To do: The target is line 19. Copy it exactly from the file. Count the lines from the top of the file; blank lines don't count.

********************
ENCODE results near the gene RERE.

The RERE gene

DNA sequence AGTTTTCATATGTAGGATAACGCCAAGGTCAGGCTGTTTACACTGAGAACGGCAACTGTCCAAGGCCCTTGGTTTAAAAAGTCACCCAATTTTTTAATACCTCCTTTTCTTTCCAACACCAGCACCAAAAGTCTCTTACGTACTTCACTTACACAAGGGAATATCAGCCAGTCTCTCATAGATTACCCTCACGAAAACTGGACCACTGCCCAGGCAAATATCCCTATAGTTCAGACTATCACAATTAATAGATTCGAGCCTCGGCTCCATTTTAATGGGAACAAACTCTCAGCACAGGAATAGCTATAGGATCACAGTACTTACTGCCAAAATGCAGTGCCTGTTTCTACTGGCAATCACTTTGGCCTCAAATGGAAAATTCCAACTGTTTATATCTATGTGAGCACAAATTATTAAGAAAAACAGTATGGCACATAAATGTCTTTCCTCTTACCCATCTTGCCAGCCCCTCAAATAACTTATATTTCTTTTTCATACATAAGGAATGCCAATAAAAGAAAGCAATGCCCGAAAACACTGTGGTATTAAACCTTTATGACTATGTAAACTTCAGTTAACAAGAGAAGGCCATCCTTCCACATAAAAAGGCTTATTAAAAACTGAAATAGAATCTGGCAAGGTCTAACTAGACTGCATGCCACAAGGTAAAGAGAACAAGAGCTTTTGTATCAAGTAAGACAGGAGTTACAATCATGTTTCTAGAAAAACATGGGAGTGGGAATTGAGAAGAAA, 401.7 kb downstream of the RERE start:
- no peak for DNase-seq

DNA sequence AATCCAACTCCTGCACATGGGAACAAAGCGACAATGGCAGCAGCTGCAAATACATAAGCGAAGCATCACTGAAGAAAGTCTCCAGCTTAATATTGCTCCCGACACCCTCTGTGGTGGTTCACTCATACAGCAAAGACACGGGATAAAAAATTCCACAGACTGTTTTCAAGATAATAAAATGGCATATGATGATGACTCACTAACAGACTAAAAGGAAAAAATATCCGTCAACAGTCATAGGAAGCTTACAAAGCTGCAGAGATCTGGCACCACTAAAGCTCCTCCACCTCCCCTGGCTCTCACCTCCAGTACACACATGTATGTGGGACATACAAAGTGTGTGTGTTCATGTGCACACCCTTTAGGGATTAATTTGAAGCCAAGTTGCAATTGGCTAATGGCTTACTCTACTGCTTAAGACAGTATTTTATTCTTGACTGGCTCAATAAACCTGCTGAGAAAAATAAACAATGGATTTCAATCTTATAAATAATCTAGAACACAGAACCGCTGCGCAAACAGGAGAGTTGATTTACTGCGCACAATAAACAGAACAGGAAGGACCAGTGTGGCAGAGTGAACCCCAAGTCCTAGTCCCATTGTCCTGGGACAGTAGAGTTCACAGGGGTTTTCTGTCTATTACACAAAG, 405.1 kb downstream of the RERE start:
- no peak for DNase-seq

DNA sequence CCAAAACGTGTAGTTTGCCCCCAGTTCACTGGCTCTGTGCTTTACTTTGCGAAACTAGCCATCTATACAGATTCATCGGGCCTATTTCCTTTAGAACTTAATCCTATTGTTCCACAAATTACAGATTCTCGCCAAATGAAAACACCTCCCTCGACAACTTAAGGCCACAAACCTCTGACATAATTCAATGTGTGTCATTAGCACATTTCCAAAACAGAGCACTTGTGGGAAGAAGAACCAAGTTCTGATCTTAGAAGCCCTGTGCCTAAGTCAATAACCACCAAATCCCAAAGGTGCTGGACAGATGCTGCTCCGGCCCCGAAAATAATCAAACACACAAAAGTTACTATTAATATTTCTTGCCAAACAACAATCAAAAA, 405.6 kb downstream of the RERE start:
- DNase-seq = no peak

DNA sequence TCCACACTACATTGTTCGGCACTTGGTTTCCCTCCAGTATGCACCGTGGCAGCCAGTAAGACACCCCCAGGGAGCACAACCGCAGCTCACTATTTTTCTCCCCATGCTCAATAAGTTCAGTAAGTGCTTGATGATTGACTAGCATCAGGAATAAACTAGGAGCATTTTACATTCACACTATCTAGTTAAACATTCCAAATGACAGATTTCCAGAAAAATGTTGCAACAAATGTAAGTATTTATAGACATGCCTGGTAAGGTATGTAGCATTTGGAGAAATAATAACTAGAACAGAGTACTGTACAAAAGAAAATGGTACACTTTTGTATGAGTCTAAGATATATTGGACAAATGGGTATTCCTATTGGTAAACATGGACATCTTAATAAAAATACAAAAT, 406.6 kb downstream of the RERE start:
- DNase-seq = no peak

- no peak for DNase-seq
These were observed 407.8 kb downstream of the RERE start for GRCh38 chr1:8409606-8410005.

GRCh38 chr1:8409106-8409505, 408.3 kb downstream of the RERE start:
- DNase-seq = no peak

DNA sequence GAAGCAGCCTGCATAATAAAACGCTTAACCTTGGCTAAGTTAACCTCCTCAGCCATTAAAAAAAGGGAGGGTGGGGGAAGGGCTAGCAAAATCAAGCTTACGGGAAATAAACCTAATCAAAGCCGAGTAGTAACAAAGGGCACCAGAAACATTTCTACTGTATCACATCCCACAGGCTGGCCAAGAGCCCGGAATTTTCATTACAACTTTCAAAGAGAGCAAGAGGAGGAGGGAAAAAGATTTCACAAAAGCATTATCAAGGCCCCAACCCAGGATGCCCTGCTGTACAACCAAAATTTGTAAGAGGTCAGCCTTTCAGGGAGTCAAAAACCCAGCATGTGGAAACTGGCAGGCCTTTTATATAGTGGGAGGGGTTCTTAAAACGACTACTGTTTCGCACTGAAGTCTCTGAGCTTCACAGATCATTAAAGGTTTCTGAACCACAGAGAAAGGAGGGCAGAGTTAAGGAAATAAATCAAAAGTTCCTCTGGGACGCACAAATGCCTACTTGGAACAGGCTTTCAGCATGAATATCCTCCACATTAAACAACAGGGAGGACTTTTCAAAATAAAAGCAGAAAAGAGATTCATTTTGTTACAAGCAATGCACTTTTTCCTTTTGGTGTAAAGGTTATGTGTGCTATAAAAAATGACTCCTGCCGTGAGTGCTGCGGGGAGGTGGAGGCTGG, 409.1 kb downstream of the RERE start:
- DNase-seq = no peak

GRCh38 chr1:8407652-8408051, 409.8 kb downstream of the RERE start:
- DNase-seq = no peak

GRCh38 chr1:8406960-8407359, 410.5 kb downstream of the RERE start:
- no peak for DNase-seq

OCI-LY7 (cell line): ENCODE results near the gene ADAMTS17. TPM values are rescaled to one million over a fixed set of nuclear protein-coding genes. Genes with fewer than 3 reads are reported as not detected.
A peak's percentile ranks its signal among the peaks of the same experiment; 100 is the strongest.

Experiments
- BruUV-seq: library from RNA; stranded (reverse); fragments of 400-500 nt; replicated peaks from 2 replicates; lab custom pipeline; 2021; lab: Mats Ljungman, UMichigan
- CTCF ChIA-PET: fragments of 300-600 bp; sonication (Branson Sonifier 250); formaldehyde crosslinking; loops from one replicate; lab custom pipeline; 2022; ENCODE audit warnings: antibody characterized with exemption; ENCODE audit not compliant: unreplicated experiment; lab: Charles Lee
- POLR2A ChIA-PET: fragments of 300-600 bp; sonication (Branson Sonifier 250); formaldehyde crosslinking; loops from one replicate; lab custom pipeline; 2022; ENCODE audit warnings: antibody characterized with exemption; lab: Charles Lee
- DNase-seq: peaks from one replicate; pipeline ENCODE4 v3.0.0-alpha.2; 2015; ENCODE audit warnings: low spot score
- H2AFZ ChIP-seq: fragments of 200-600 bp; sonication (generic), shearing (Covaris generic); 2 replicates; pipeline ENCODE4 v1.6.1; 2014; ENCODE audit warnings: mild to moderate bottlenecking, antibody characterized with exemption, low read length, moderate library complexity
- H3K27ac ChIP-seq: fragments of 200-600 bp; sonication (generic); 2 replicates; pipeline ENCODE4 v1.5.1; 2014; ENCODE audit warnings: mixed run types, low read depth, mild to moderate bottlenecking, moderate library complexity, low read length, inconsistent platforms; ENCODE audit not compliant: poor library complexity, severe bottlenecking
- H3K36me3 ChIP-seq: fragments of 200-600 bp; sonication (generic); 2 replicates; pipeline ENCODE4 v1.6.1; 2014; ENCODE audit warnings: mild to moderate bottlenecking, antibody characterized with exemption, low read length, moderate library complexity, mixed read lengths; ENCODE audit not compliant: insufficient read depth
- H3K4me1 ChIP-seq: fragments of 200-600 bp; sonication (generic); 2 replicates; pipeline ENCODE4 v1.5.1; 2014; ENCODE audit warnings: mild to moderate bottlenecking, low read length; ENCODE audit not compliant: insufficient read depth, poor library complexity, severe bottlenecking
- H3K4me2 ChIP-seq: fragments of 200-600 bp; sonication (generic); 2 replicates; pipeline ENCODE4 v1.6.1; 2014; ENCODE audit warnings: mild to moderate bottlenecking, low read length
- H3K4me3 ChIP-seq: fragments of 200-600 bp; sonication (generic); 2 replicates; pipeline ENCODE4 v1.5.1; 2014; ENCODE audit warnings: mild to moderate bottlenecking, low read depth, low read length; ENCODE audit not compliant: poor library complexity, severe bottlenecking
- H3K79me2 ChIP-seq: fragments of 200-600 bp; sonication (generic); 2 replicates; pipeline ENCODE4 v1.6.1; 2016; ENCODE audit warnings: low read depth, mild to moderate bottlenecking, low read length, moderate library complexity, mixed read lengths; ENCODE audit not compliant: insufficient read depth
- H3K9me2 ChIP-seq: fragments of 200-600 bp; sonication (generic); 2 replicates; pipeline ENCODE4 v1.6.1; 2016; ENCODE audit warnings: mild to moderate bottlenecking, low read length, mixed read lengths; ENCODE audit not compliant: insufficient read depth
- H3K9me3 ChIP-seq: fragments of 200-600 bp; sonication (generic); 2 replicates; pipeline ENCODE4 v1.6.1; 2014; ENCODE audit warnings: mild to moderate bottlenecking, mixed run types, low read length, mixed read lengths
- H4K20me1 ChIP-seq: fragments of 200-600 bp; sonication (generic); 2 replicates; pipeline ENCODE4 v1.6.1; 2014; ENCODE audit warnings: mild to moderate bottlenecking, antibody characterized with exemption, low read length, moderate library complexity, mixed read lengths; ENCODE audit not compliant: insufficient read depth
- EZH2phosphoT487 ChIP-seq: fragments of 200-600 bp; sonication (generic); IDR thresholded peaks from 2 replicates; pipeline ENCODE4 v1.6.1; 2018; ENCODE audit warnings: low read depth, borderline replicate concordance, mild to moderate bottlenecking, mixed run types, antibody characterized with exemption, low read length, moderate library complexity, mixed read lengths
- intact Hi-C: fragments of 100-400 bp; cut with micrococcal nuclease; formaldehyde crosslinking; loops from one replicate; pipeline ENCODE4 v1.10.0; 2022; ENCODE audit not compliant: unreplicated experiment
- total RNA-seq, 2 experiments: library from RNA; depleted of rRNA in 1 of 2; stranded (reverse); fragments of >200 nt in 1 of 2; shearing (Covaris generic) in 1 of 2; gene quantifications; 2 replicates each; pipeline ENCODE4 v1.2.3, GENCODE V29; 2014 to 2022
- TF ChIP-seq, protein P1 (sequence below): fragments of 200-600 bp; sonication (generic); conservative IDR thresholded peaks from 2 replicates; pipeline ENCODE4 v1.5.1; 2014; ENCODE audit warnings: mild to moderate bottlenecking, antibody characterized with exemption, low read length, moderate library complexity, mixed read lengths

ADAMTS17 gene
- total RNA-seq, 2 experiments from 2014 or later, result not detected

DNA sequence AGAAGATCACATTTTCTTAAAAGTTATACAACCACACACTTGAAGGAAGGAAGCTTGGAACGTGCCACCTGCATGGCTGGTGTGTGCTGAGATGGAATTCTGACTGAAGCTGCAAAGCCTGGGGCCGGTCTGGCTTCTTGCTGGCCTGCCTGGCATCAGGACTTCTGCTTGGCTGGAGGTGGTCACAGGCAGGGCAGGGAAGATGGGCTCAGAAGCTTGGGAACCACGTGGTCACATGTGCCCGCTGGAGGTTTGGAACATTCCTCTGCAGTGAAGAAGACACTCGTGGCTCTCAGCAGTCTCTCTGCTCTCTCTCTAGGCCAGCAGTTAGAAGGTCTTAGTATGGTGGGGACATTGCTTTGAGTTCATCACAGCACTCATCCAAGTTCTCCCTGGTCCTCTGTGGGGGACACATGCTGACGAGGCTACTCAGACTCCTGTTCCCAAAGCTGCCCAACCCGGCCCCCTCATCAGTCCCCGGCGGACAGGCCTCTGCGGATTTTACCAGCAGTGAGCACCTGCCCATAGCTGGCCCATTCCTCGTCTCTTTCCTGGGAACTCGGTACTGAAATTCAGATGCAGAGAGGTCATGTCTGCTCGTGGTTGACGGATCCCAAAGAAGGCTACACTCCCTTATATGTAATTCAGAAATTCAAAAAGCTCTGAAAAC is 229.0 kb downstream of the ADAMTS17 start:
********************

GRCh38 chr1:8406960-8407359, 410.5 kb downstream of the RERE start: